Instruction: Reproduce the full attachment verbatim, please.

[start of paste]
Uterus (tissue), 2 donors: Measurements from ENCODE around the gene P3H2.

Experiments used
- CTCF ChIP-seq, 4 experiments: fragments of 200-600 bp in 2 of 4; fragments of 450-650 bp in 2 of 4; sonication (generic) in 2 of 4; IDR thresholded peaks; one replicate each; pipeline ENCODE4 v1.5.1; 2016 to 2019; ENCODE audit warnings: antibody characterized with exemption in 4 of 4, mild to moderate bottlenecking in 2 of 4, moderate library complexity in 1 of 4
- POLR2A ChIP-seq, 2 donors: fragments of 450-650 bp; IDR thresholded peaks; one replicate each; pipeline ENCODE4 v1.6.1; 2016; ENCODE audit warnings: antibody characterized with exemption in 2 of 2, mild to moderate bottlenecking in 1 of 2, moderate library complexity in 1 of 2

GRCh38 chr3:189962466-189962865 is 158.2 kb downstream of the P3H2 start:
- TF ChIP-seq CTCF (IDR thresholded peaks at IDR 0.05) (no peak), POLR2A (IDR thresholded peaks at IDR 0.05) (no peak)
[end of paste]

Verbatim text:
Uterus (tissue), 2 donors: Measurements from ENCODE around the gene P3H2.

Experiments used
- CTCF ChIP-seq, 4 experiments: fragments of 200-600 bp in 2 of 4; fragments of 450-650 bp in 2 of 4; sonication (generic) in 2 of 4; IDR thresholded peaks; one replicate each; pipeline ENCODE4 v1.5.1; 2016 to 2019; ENCODE audit warnings: antibody characterized with exemption in 4 of 4, mild to moderate bottlenecking in 2 of 4, moderate library complexity in 1 of 4
- POLR2A ChIP-seq, 2 donors: fragments of 450-650 bp; IDR thresholded peaks; one replicate each; pipeline ENCODE4 v1.6.1; 2016; ENCODE audit warnings: antibody characterized with exemption in 2 of 2, mild to moderate bottlenecking in 1 of 2, moderate library complexity in 1 of 2

GRCh38 chr3:189962466-189962865 is 158.2 kb downstream of the P3H2 start:
- TF ChIP-seq CTCF (IDR thresholded peaks at IDR 0.05) (no peak), POLR2A (IDR thresholded peaks at IDR 0.05) (no peak)